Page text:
Wednesday, 10 February 2010

Application of Invertible Matrices: Coding

There are many ways to encrypt a message. And the use of coding has become particularly significant in recent years (due to the explosion of the internet for example). One way to encrypt or code a message uses matrices and their inverse. Indeed, consider a fixed invertible matrix A. Convert the message into a matrix B such that AB is possible to perform. Send the message generated by AB. At the other end, they will need to know A-1 in order to decrypt or decode the message sent. Indeed, we have
\begin{displaymath}A^{-1} \Big(AB\Big) = B\end{displaymath}

which is the original message. Keep in mind that whenever an undesired intruder finds A, we must be able to change it. So we should have a mechanical way of generating simple matrices A which are invertible and have simple inverse matrices. Note that, in general, the inverse of a matrix involves fractions which are not easy to send in an electronic form. The best is to have both A and its inverse with integers as their entries. In fact, we can use our previous knowledge to generate such class of matrices. Indeed, if A is a matrix such that its determinant is $\pm 1$ and all its entries are integers, then A-1 will have entries which are integers. So how do we generate such class of matrices? One practical way is to start with an upper triangular matrix with $\pm 1$ on the diagonal and integer-entries. Then we use the elementary row operations to change the matrix while keeping the determinant unchanged. Do not multiply rows with non-integers while doing elementary row operations. Let us illustrate this on an example.
Example. Consider the matrix
\begin{displaymath}\left(\begin{array}{rrr}
-1&5&-1\\
0&1&8\\
0&0&1\\
\end{array}\right).\end{displaymath}

First we keep the first row and add it to the second as well as to the third rows. We obtain
\begin{displaymath}\left(\begin{array}{rrr}
-1&5&-1\\
-1&6&7\\
-1&5&0\\
\end{array}\right).\end{displaymath}

Next we keep the first row again, we add the second to the third, and finally add the last one to the first multiplied by -2. We obtain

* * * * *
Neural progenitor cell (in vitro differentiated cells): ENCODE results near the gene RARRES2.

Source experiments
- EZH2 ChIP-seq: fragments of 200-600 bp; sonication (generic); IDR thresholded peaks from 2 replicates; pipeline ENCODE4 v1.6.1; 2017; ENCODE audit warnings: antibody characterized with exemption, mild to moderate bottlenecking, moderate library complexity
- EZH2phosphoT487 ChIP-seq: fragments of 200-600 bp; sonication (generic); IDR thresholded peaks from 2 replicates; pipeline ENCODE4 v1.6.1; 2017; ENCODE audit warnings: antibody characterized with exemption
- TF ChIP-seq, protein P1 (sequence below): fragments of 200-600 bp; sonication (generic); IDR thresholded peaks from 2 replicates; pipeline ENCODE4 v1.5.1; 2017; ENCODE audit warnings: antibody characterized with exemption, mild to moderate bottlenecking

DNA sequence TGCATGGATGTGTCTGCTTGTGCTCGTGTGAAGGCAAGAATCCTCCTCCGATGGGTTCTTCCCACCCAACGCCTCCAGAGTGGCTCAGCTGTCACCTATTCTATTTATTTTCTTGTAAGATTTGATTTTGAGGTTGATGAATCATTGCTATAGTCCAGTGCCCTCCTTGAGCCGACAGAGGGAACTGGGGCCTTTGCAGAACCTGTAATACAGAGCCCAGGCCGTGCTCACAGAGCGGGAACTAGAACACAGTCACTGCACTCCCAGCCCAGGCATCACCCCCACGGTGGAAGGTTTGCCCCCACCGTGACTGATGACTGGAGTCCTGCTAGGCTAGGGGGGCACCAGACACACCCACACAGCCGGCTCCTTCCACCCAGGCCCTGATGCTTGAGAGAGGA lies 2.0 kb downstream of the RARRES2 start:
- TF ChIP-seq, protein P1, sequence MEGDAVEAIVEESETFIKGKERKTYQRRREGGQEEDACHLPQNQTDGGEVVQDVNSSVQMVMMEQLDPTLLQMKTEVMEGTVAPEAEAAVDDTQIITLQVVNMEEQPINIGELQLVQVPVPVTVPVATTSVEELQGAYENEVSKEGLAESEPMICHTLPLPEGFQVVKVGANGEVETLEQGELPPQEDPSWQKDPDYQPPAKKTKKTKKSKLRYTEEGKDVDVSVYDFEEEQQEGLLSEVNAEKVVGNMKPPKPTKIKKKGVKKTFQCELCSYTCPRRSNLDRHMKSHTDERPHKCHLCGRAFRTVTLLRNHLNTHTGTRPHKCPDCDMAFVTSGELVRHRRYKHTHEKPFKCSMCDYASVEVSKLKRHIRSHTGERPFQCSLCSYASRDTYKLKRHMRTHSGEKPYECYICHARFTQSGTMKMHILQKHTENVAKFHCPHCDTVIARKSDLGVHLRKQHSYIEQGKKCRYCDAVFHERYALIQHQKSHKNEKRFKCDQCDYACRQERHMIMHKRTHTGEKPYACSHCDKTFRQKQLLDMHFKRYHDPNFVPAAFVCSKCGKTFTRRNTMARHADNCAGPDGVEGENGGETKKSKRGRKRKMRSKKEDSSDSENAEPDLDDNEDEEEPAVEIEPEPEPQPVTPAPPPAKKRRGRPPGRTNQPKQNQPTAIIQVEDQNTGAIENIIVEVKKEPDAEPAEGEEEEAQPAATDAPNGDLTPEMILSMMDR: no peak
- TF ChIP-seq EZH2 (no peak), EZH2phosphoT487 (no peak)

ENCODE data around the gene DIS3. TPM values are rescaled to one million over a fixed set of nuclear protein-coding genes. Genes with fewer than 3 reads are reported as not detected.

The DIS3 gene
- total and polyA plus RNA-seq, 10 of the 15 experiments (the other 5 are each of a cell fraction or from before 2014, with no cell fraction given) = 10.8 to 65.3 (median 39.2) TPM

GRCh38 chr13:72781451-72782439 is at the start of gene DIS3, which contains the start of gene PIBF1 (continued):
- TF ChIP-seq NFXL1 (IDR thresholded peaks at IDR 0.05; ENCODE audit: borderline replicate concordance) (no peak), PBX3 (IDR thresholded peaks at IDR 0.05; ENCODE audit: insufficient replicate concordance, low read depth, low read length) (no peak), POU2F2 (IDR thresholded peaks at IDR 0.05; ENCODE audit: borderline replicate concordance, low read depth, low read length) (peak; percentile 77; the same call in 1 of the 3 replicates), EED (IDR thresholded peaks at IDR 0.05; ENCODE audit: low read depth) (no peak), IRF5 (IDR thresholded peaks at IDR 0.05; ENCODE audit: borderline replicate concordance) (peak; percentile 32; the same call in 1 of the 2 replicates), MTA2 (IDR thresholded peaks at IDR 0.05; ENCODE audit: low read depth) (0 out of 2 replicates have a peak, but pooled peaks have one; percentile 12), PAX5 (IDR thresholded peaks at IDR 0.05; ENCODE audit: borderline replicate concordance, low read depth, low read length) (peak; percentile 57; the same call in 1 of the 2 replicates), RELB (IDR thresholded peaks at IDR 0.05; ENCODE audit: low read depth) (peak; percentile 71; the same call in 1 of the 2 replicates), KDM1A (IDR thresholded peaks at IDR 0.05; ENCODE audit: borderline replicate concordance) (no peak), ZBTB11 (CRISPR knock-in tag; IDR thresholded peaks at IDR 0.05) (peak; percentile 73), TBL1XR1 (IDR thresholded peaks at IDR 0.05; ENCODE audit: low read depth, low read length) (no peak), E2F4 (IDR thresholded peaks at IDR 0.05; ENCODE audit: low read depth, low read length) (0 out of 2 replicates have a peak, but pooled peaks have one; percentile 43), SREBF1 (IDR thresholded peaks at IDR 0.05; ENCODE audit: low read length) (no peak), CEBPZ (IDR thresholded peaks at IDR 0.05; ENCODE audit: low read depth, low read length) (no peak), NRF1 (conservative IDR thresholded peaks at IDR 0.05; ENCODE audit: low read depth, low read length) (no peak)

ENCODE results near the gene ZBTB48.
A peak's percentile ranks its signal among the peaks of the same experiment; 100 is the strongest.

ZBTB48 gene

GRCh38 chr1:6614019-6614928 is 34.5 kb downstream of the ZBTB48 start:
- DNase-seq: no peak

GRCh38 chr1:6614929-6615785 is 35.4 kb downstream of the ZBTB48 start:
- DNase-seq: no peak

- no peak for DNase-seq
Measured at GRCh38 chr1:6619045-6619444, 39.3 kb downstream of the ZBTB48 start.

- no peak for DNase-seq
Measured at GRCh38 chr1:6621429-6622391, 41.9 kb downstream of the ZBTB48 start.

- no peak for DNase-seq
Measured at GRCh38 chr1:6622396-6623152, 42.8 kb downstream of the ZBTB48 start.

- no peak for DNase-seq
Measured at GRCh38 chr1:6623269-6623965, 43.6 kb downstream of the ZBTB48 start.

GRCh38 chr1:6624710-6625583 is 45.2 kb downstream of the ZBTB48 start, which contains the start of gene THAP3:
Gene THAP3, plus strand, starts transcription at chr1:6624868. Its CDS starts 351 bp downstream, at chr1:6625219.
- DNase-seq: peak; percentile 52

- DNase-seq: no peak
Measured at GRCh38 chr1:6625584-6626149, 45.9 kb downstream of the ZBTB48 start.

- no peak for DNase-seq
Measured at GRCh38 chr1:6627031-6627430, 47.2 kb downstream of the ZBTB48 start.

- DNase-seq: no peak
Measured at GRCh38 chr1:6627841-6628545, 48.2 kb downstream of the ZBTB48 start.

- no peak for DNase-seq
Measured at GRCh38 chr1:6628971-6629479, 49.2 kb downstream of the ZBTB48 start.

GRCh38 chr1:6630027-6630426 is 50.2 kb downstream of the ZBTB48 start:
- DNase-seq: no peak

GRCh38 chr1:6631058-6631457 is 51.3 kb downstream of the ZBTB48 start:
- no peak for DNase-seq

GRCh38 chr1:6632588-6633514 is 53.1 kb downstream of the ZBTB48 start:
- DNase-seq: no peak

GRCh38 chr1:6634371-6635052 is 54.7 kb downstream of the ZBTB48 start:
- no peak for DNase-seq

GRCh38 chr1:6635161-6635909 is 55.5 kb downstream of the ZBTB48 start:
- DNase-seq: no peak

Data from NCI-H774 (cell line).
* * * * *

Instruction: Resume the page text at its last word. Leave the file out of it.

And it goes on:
\begin{displaymath}\left(\begin{array}{rrr}
-1&5&-1\\
-2&11&7\\
1&-5&2\\
\end{array}\right).\end{displaymath}

This is our matrix A. Easy calculations will give det(A) = -1, which we knew since the above elementary operations did not change the determinant from the original triangular matrix which obviously has -1 as its determinant. We leave the details of the calculations to the reader. The inverse of A is
\begin{displaymath}\left(\begin{array}{rrr}
57&-5&46\\
11&-1&9\\
-1&0&-1\\
\end{array}\right).\end{displaymath}

Back to our original problem. Consider the message
\begin{displaymath}\mbox{I LOVE MONICA }\end{displaymath}

To every letter we will associate a number. The easiest way to do that is to associate 0 to a blank or space, 1 to A, 2 to B, etc... Another way is to associate 0 to a blank or space, 1 to A, -1 to B, 2 to C, -2 to D, etc... Let us use the second choice. So our message is given by the string
\begin{displaymath}\begin{array}{rrrrrrrrrrrrrrrrrrrrrrrrrrrrrrr}
I& &L&O&V&E&&M&O&N&I&C&A\\
5&0&-6&8&-11&3&0&7&8&-7&5&2&1\end{array}\end{displaymath}

Now we rearrange these numbers into a matrix B. For example, we have
\begin{displaymath}B = \left(\begin{array}{rrrrrr}
5&8&0&-7&1\\
0&-11&7&5&0\\
-6&3&8&2&0
\end{array}\right).\end{displaymath}

Then we perform the product AB, where A is the matrix found above. We get
\begin{displaymath}AB = \left(\begin{array}{rrr}
-1&5&-1\\
-2&11&7\\
1&-5&2\\ ...
...-1\\
-52&-116&133&83&-2\\
-7&69&-19&-28&1
\end{array}\right).\end{displaymath}

The encrypted message to be sent is
\begin{displaymath}1,\; -52,\; -7,\; -66,\; \cdots,\; -1,\; -2,\; 1\end{displaymath}

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